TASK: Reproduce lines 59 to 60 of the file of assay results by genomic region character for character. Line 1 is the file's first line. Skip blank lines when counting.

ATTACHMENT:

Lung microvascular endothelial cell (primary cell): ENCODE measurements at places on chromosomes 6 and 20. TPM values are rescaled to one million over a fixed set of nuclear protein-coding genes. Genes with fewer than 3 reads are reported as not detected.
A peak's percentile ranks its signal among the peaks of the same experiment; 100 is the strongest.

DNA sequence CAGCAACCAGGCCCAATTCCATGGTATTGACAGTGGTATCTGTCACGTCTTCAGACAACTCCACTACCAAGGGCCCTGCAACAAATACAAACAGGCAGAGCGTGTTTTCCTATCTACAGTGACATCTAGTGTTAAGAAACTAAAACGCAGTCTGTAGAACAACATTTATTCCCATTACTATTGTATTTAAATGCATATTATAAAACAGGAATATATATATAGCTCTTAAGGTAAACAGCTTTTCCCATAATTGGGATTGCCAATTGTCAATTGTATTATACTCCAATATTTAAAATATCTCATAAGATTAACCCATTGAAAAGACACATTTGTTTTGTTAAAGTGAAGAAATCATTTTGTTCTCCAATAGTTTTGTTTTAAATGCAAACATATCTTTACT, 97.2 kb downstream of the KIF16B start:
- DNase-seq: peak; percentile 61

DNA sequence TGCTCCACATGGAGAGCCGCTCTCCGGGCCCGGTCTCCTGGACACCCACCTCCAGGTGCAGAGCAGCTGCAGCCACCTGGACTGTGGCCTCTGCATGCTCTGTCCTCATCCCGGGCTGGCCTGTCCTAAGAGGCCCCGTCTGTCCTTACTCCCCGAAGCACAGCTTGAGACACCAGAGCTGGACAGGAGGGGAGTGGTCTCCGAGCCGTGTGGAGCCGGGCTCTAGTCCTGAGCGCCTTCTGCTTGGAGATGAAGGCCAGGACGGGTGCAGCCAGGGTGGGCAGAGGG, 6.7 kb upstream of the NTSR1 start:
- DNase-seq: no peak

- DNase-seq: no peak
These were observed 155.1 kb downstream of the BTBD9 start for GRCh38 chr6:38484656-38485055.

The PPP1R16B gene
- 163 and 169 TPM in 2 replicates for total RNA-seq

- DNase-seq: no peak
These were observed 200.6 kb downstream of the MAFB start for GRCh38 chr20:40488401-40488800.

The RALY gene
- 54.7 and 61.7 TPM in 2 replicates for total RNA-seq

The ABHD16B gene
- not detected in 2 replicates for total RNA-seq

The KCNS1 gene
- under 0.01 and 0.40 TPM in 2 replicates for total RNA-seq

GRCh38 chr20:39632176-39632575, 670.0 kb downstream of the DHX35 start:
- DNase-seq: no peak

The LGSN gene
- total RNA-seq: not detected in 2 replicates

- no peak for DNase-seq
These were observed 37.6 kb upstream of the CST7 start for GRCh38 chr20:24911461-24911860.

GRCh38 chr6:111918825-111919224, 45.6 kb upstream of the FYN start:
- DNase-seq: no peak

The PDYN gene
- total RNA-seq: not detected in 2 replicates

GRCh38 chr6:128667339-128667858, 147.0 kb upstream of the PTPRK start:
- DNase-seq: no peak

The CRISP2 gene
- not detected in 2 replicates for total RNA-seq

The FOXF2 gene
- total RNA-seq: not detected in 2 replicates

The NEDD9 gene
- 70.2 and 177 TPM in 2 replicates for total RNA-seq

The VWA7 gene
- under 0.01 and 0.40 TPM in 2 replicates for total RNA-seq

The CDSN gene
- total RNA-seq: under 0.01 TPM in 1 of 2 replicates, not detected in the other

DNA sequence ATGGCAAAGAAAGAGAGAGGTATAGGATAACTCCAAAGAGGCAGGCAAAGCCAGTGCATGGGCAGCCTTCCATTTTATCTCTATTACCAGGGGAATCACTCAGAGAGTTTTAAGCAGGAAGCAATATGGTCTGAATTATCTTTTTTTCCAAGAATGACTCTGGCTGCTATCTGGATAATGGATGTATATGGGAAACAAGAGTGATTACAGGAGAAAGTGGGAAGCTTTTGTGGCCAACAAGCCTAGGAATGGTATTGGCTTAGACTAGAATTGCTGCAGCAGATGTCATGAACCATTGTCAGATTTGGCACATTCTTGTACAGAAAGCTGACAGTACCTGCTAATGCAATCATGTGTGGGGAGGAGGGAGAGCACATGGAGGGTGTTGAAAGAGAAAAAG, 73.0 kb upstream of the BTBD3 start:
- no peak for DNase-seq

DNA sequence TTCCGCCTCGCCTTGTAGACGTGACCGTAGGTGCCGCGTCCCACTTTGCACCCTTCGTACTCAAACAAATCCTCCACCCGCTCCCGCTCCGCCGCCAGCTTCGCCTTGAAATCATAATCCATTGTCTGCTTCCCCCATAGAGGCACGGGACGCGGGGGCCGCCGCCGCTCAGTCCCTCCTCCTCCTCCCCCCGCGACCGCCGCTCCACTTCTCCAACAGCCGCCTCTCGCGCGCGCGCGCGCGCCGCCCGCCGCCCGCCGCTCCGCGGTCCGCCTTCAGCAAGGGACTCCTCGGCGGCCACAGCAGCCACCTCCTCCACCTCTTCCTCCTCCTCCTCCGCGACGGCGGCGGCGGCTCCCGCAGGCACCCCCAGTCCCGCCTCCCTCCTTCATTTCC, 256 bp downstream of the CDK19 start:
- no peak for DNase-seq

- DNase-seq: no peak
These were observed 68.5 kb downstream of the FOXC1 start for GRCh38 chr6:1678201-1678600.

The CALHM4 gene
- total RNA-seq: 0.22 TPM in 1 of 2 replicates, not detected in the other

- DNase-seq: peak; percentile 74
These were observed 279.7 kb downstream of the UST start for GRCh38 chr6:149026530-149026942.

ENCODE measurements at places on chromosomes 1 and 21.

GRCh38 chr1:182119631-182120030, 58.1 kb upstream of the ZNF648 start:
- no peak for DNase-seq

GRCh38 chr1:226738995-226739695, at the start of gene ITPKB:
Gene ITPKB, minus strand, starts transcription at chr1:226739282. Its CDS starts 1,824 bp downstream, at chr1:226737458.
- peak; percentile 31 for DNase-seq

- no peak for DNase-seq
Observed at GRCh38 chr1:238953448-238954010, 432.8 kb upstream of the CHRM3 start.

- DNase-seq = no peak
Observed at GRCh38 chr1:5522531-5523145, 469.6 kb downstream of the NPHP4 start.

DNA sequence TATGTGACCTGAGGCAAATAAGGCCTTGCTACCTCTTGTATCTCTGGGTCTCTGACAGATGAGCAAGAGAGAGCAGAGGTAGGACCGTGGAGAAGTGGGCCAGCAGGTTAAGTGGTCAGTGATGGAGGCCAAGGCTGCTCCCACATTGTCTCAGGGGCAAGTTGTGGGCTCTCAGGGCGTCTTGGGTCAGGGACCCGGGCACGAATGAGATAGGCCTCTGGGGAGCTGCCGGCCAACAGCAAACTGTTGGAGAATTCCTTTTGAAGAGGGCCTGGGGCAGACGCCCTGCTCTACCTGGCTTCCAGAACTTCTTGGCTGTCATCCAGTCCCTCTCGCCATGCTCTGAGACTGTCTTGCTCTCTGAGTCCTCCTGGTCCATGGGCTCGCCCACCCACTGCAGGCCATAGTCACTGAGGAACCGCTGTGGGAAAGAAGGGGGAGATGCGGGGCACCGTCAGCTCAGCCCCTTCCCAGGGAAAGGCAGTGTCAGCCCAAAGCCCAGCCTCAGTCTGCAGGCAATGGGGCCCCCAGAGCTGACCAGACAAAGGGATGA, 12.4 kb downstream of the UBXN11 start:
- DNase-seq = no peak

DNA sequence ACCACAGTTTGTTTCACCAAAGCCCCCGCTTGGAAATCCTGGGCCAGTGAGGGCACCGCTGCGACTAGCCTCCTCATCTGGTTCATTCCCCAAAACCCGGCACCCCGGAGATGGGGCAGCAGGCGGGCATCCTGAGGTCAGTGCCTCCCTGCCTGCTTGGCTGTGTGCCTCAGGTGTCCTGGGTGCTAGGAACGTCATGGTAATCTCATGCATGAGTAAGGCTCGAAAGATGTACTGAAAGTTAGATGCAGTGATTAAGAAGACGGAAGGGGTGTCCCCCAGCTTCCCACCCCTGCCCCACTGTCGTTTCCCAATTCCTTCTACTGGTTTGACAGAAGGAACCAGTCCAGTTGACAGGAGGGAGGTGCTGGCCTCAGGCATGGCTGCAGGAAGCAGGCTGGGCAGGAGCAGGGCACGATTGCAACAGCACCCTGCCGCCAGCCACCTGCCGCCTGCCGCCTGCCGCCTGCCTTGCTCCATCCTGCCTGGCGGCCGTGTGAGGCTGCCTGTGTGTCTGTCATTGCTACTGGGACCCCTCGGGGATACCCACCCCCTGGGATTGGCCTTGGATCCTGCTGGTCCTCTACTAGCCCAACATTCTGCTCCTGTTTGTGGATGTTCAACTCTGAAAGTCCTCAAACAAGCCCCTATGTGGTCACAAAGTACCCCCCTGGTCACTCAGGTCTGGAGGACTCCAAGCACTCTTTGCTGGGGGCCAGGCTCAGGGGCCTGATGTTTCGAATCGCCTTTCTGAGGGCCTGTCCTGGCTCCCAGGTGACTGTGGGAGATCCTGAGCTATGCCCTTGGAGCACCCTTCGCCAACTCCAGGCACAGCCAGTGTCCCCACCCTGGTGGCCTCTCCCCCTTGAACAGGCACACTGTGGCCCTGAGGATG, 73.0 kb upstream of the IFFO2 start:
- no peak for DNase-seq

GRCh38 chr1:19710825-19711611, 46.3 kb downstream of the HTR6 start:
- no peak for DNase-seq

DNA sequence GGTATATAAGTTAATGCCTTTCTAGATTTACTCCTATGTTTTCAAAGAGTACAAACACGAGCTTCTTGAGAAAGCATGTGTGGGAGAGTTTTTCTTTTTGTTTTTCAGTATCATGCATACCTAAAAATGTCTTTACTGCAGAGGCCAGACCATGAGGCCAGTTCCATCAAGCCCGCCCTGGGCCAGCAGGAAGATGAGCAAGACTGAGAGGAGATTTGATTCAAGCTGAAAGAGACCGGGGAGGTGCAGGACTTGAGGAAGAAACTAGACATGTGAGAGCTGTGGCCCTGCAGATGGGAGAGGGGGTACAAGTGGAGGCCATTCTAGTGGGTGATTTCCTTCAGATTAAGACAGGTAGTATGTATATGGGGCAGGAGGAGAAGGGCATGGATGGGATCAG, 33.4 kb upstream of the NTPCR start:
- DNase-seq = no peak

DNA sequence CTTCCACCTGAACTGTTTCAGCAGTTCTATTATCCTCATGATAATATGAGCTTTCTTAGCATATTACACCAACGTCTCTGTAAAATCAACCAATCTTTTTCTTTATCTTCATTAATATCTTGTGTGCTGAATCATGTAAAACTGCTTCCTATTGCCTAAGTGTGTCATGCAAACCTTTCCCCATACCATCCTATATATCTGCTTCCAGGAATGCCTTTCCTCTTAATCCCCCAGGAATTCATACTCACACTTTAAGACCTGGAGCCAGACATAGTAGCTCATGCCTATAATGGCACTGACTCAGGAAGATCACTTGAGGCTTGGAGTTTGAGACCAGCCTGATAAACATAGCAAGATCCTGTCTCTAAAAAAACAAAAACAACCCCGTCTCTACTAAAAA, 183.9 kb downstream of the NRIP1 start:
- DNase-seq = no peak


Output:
- DNase-seq = no peak
Observed at GRCh38 chr1:5522531-5523145, 469.6 kb downstream of the NPHP4 start.